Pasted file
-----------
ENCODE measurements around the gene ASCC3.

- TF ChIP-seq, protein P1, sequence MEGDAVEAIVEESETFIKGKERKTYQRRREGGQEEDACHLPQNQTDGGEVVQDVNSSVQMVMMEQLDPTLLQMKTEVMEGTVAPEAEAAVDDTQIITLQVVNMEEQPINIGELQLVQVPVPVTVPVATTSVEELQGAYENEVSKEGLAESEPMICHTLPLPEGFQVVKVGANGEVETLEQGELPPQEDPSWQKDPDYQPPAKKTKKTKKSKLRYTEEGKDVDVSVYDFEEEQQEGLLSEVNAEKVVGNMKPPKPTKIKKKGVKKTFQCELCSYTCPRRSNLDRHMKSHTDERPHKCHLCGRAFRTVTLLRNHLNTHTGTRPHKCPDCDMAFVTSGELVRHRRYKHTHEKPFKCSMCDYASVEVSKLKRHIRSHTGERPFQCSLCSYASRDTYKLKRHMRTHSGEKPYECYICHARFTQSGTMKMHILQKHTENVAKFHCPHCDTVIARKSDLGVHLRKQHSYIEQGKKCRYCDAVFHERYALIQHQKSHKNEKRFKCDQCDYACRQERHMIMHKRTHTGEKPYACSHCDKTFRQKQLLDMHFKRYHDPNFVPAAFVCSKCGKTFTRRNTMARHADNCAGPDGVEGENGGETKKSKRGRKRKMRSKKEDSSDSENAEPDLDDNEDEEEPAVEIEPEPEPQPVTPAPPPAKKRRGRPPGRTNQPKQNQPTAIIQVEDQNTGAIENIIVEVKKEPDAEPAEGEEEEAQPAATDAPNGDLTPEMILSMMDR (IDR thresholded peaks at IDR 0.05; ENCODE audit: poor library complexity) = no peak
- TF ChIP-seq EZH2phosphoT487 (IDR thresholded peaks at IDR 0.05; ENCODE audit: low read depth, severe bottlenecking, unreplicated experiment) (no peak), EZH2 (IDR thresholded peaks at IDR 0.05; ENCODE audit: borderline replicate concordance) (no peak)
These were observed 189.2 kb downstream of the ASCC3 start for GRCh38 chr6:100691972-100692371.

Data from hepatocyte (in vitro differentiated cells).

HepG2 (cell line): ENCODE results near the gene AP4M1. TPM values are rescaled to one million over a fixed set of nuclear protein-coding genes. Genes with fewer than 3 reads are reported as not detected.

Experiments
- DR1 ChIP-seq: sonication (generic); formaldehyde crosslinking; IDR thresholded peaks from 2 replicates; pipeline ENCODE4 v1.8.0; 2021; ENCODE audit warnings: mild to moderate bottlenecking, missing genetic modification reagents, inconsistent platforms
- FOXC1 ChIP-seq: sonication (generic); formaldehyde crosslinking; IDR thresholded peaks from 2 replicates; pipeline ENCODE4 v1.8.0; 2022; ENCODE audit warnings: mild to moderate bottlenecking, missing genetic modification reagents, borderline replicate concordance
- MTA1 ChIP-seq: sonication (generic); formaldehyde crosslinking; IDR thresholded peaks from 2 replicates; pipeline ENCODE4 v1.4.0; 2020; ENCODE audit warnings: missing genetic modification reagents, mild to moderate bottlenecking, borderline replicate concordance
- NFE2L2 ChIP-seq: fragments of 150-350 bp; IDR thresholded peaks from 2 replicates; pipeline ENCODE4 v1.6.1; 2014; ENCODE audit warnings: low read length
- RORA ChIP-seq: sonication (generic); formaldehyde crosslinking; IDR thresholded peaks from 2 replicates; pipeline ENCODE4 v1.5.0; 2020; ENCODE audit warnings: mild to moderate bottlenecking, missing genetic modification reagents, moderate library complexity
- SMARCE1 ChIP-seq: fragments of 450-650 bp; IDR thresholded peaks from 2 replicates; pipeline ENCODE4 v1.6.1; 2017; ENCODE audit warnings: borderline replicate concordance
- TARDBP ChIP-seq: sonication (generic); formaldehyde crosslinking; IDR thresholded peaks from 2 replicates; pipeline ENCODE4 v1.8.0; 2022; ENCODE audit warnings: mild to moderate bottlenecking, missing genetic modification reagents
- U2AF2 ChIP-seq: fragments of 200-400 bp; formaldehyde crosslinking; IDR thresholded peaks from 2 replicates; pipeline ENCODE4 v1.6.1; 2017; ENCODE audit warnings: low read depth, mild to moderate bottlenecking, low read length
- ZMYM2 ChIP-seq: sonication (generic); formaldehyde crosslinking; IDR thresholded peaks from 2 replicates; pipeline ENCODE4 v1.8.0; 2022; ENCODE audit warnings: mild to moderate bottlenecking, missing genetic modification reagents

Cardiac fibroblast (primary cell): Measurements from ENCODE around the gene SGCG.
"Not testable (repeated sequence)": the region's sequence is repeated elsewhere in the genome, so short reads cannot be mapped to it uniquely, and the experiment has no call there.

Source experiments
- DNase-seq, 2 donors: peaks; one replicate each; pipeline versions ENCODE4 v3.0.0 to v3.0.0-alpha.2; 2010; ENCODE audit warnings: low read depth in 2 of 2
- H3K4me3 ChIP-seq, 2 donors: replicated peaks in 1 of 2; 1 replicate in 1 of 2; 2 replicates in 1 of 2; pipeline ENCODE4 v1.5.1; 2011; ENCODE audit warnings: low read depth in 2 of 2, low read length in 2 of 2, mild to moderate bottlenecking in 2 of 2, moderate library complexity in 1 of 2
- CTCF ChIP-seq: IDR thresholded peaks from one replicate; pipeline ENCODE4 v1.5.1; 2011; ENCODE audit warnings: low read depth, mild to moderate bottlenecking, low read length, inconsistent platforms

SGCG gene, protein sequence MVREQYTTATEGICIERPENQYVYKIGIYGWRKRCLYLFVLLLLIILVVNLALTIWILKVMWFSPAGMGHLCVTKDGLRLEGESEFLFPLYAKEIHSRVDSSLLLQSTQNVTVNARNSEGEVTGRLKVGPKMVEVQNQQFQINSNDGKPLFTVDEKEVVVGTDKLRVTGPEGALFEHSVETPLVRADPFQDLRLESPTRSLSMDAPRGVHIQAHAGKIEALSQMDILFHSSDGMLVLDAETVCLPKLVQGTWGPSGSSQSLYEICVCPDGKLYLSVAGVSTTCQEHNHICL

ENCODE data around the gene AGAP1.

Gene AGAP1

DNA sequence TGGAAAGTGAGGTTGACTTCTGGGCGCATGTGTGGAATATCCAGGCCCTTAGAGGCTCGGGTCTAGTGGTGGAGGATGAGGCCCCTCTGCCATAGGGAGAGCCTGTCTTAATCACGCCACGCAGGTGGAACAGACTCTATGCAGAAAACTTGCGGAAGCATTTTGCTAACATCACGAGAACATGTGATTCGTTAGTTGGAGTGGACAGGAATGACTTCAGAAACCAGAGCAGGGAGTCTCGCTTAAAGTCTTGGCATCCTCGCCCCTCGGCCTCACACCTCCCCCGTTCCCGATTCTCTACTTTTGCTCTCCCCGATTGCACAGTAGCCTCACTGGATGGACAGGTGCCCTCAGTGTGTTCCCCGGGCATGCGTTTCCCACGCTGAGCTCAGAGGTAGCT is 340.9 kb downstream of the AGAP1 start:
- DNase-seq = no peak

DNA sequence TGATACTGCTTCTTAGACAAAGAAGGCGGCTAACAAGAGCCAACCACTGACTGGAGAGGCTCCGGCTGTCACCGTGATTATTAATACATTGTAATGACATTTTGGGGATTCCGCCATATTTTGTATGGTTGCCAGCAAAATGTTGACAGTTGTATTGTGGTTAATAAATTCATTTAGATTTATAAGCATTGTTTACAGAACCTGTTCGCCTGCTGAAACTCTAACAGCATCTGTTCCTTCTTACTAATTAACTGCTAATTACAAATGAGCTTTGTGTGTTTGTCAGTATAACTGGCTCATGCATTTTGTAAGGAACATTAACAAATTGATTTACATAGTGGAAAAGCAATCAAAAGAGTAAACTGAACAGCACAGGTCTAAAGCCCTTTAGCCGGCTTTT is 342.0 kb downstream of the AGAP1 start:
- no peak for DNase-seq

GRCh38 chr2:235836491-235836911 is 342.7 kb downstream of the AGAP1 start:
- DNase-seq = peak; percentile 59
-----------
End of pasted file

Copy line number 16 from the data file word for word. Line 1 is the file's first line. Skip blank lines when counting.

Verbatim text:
- ZMYM2 ChIP-seq: sonication (generic); formaldehyde crosslinking; IDR thresholded peaks from 2 replicates; pipeline ENCODE4 v1.8.0; 2022; ENCODE audit warnings: mild to moderate bottlenecking, missing genetic modification reagents